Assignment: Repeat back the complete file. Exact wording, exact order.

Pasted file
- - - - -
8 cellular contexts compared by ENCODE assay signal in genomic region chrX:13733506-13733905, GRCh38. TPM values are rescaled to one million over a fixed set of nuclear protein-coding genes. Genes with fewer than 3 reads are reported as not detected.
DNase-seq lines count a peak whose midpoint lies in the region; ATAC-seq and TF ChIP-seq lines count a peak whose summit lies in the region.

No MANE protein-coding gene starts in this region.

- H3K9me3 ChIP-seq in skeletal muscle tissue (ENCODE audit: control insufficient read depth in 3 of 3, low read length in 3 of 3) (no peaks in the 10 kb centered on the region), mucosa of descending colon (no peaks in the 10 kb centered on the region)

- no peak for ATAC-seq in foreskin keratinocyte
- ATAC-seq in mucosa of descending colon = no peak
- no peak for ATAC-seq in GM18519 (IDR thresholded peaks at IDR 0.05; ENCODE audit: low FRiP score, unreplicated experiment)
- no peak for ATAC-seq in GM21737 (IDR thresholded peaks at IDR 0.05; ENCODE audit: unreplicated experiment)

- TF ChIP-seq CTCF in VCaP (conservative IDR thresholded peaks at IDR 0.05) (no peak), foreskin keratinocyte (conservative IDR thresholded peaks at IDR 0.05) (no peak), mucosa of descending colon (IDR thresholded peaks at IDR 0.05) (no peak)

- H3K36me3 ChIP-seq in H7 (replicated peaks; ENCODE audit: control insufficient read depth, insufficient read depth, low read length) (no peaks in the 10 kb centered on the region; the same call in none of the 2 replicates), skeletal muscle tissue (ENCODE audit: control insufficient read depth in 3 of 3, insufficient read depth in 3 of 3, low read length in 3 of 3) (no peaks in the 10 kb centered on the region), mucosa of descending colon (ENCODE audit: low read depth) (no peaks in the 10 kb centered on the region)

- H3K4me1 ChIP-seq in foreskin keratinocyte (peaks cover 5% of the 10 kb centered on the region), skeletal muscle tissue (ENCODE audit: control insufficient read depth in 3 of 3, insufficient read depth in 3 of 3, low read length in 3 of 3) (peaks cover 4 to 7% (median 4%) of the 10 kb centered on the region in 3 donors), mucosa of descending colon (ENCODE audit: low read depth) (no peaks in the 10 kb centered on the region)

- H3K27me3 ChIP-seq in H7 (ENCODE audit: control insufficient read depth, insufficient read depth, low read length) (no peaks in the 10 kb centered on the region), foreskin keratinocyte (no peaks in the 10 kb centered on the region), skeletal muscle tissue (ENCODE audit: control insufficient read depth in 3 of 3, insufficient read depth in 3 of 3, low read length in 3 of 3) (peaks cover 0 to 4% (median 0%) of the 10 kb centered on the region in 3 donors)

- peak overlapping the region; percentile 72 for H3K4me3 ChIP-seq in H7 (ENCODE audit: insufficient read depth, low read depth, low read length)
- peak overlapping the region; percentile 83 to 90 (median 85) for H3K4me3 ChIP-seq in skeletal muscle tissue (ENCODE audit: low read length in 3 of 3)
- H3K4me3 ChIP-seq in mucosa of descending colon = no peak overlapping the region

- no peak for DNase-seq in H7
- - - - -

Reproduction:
8 cellular contexts compared by ENCODE assay signal in genomic region chrX:13733506-13733905, GRCh38. TPM values are rescaled to one million over a fixed set of nuclear protein-coding genes. Genes with fewer than 3 reads are reported as not detected.
DNase-seq lines count a peak whose midpoint lies in the region; ATAC-seq and TF ChIP-seq lines count a peak whose summit lies in the region.

No MANE protein-coding gene starts in this region.

- H3K9me3 ChIP-seq in skeletal muscle tissue (ENCODE audit: control insufficient read depth in 3 of 3, low read length in 3 of 3) (no peaks in the 10 kb centered on the region), mucosa of descending colon (no peaks in the 10 kb centered on the region)

- no peak for ATAC-seq in foreskin keratinocyte
- ATAC-seq in mucosa of descending colon = no peak
- no peak for ATAC-seq in GM18519 (IDR thresholded peaks at IDR 0.05; ENCODE audit: low FRiP score, unreplicated experiment)
- no peak for ATAC-seq in GM21737 (IDR thresholded peaks at IDR 0.05; ENCODE audit: unreplicated experiment)

- TF ChIP-seq CTCF in VCaP (conservative IDR thresholded peaks at IDR 0.05) (no peak), foreskin keratinocyte (conservative IDR thresholded peaks at IDR 0.05) (no peak), mucosa of descending colon (IDR thresholded peaks at IDR 0.05) (no peak)

- H3K36me3 ChIP-seq in H7 (replicated peaks; ENCODE audit: control insufficient read depth, insufficient read depth, low read length) (no peaks in the 10 kb centered on the region; the same call in none of the 2 replicates), skeletal muscle tissue (ENCODE audit: control insufficient read depth in 3 of 3, insufficient read depth in 3 of 3, low read length in 3 of 3) (no peaks in the 10 kb centered on the region), mucosa of descending colon (ENCODE audit: low read depth) (no peaks in the 10 kb centered on the region)

- H3K4me1 ChIP-seq in foreskin keratinocyte (peaks cover 5% of the 10 kb centered on the region), skeletal muscle tissue (ENCODE audit: control insufficient read depth in 3 of 3, insufficient read depth in 3 of 3, low read length in 3 of 3) (peaks cover 4 to 7% (median 4%) of the 10 kb centered on the region in 3 donors), mucosa of descending colon (ENCODE audit: low read depth) (no peaks in the 10 kb centered on the region)

- H3K27me3 ChIP-seq in H7 (ENCODE audit: control insufficient read depth, insufficient read depth, low read length) (no peaks in the 10 kb centered on the region), foreskin keratinocyte (no peaks in the 10 kb centered on the region), skeletal muscle tissue (ENCODE audit: control insufficient read depth in 3 of 3, insufficient read depth in 3 of 3, low read length in 3 of 3) (peaks cover 0 to 4% (median 0%) of the 10 kb centered on the region in 3 donors)

- peak overlapping the region; percentile 72 for H3K4me3 ChIP-seq in H7 (ENCODE audit: insufficient read depth, low read depth, low read length)
- peak overlapping the region; percentile 83 to 90 (median 85) for H3K4me3 ChIP-seq in skeletal muscle tissue (ENCODE audit: low read length in 3 of 3)
- H3K4me3 ChIP-seq in mucosa of descending colon = no peak overlapping the region

- no peak for DNase-seq in H7